On a Friday night, I was lucky to get one seat at the frequented “seat yourself” counter. If parties of two or more did not have a reservation, they were in for a wait (30 – 45 minutes at least). Despite the crowd, I was greeted quickly by the night’s manager, seated, and served silverware, a full glass bottle of water, and an eco-friendly, double-sided dinner menu.

The menu featured an equal amount of savory American diner-style plates (fried chicken, macaroni & cheese, grilled burger) and flavorful vegetarian selections (kale salad, padron peppers, daily vegetarian special). Each of Citizen’s Band’s plates provided a yummy-something for every palette. Portions were generous, and each plate was complimented by an exciting, artistically placed addition – a tower of onion rings atop the mac & cheese, an asparagus bridge next to the Ca​esar salad, and a melting stack of “12K” (everything you’d ever want, if you were daring enough to order it) on your Kobe beef burger.

Asparagus Caesar Salad

Asparagus Caesar Salad

I ordered the “Asparagus Caesar Salad” and “Padron Peppers” appetizer, paired with a chilled glass of NV Prosecco Bel Casel from Italy. As my server cracked open a fresh bottle of Prosecco, the two-man chef team acknowledged my order for a brief second as they seamlessly prepped, steamed, grilled, fried, and plated dish after dish in their open, back-corner kitchen.

Padron Peppers

Padron Peppers

As my appetizers arrived, the manager motioned to one of the three parties patiently waiting at the front door. While she showed them to the “community-table,​” without missing a beat, my server quickly filled a bottle with water, grabbed ​four​ glasses and delivered them to the new diners. He was then quickly back in the kitchen to help carry hot food to a table across the room. The quality of service and attentiveness of staff was impeccable. M​y appetizers were unique, flavorful, and portioned to perfection. And the prices were moderate.​

Before I could ask for my bill, my server was printing and dropping my check in front of me alongside two homemade mini sugar cookies. Delicious. I left the restaurant with a full belly and a satisfied palette – tastes of salt, sugar, hot peppers and cool Prosecco lingered on my tongue​. Next time, I’ll​ order the burger (all “12K” of it)!

My View

My View

Find Citizen’s Band on the Web, Facebook or Twitter. Enjoy!

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Coming In Hot: HOTTUB at Beauty Bar, Austin TX

HOTTUB @ Beauty Bar, Austin- March 15, 2012

March 15, 2012
By Amy Powell

HOTTUB has just arrived in Austin, Texas for their first of three performances at the 26th annual South by Southwest festival. Despite a chaotic day of cross-country travel- 6am flight out of California, 2-hour drive from Houston, one empty tank of gas, and more in-town traffic than Austin locals have seen all year- the five-piece disco rap band from Oakland, California arrives at Beauty Bar fierce with energy.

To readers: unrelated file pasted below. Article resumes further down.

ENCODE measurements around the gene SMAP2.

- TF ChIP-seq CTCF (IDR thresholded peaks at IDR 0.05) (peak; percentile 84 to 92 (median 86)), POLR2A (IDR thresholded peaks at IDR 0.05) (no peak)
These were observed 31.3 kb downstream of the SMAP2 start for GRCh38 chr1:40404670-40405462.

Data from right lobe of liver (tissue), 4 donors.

Backed by beat-making producer, Jason “Jaysonik” Stinnett, and keyboardist, Mark “Funky Fingers” Gregory, HOTTUB packs a 3-part vocal punch powered by Nicole “Coco Machete” Feliciano, Amber “Ambr33zy” Royal, and Jennifer “LoliPop” Ackerman. Tonight, the hyper dynamic MCs are dolled out in lace, jean, leather, and leopard print fashion, with gold bracelets, exotic eye makeup, and “baller” necklaces that push “bling” kink to punk-pop party levels.

With “10 Numbers” in her pocket, Feliciano leverages her way up, onto a front speaker, while Royal and Ackerman thrust themselves into the crowd to join fans for Feliciano’s rap. Just three songs into their set- Beauty Bar is on “Man Bitch” fire. HOTTUB brings hard-hitting disco funk beats and shout-out “Oakland in Jungle” lyrics to Austin music fans- the house has no option but to get down with ghetto-pop enthusiasm- Bay Area-style.

How can one band manage a band-in-crowd, beer soaked, mic-in-mouth, motor boat girl sandwich (x2), fans-on-stage dance party into one 30-minute set? The answer, HOTTUB is not just a band. HOTTUB is fast and clever, hard-hitting and concise, like-minded and glam, full-boobied and fabulous. HOTTUB is a “game changer.”

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DJ 2 Watch: Dylan McIntosh

Splash Pit Recommended

Photo by Megan Krause

February 28, 2012
By Amy Powell

Tall, slender, and striking, Dylan McIntosh is poised in front of a lap top and turntables, gripping cushy headphones comfortably wrapped around his neck. For the last seven years, audiences have found McIntosh, veiled behind a gleaming drum kit, in San Francisco’s electronica-rock trio, BLVD. Now he stands solo, at center stage, in pursuit of entertaining audiences through an alternate music medium, DJing. McIntosh’s unique method focuses on mashing traditionally arranged songs– strong with melody and (most importantly) vocals– to create a set, rich with timeless hits and modern variety. In one hour, McIntosh will feature remixes from Foster the People, Empire of the Sun, and the Foals, and highlight throw-back classics from Fleetwood Mac, The Police, Natalia Kills, and Gaelle. With an audacious sense of cultivating genre infusions, McIntosh is distinctively capable of stirring up a cold dance floor to get any dance party in motion.